War in Ukraine Adds to the Ongoing Pressure on Europe’s Pork Market

Since the European pork market faced oversupply in 2H 2021, low carcass prices have put pressure on farm margins, while increased labor, energy, and freight costs have weighed on processor margins. The margin squeeze has worsened since Russia invaded Ukraine. Over the next six months, we expect margin pressure to persist. And as the market attempts to rebalance production and consumption, the next few years will be challenging for many in the pork supply chain.

Pressure on Farm Margins Increases as Feed Prices Skyrocket

Europe’s feed market is directly impacted by the supply disruptions in the Black Sea Region and the increased prices for feed commodities due to the war in Ukraine. The EU is particularly dependent on Ukrainian corn, with 45% of EU corn imports coming from Ukraine in 2021, i.e. 18m metric tons. Spain is the country most dependent on corn from Ukraine (2.5m metric tons in 2021, or 29% of total corn imports), followed by Netherlands (2.3m metric tons, 44% of total corn imports), Italy (0.8m metric tons, 15% of total corn imports), and Belgium (0.6m metric tons, 34% of total corn imports). Although European wheat imports from Ukraine are limited, the loss of Russian and Ukrainian wheat exports adds further pressure to the already stressed global feed commodity balance sheets. Feed commodity prices are expected to remain elevated into mid-2023, keeping the cost of this key pig production input high and significantly increasing the cost price for pig farmers.

Sow Farmers in the Netherlands Do Not Break Even at Current nor Expected Prices

In the Netherlands, considering the increase in feed and energy costs, piglet prices should reach EUR 68 per piglet in order for sow farmers to break even (see Figure 1 and 2). At the beginning of Q2, the average piglet price increased to EUR 60 per piglet, however that price level was not maintained (see Figure 2). After the peak in week 13, the price gradually dropped to EUR 39/kg piglet in week 20. We did see piglet prices around the current break-even level in the summer of 2019 and from end 2019 through 1H 2020. However, the demand situation was very different from that of today as China’s pork imports had hit a record high at the time. There is little chance that the piglet price will reach break-even levels in 2022, while supply is expected to contract across Europe.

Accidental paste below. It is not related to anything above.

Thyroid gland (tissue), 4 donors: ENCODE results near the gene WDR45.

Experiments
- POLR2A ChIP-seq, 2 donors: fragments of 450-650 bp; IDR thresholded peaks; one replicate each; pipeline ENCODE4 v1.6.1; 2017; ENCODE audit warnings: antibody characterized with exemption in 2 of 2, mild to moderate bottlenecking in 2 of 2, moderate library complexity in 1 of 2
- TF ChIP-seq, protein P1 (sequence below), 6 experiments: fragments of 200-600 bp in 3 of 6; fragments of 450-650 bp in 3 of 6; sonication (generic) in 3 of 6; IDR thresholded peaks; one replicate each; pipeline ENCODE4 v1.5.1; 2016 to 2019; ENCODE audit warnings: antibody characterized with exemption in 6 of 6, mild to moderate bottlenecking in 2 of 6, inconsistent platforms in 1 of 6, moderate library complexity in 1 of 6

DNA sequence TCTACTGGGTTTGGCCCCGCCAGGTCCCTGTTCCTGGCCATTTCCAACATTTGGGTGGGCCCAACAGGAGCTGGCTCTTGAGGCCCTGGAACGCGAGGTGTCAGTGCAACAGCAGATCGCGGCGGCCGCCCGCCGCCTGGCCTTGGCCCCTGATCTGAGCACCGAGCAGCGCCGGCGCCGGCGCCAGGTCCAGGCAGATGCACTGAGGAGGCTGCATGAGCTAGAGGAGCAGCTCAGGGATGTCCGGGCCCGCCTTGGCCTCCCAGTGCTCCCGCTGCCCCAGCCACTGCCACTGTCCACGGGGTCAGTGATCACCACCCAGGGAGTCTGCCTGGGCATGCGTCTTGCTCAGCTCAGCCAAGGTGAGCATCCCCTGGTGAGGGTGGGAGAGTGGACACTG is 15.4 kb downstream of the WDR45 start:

Fattening Pig Farms in the Netherlands Also Not Breaking Even

Should the sow farmer break even, the cost price for fattening pigs would be 38% higher in Q2 2022 compared to Q1 2022 (see Figure 3). To cover all costs for fattening farms, the carcass price would have to be EUR 205 per 100kg carcass. As carcass prices have remained below this level even during the period of high demand in 2019 and 2020, it seems highly unlikely that this break-even level will be reached in 2022 (see Figure 4). The average pig carcass price in week 20, for example, was only EUR 158 per 100kg carcass in the Netherlands. Therefore, the margins of fatteners are also under pressure, even considering that piglet prices are currently below the break-even level. Of course, margin pressure can vary across farms. Farmers who use cost-plus pricing models are better able to manage higher costs.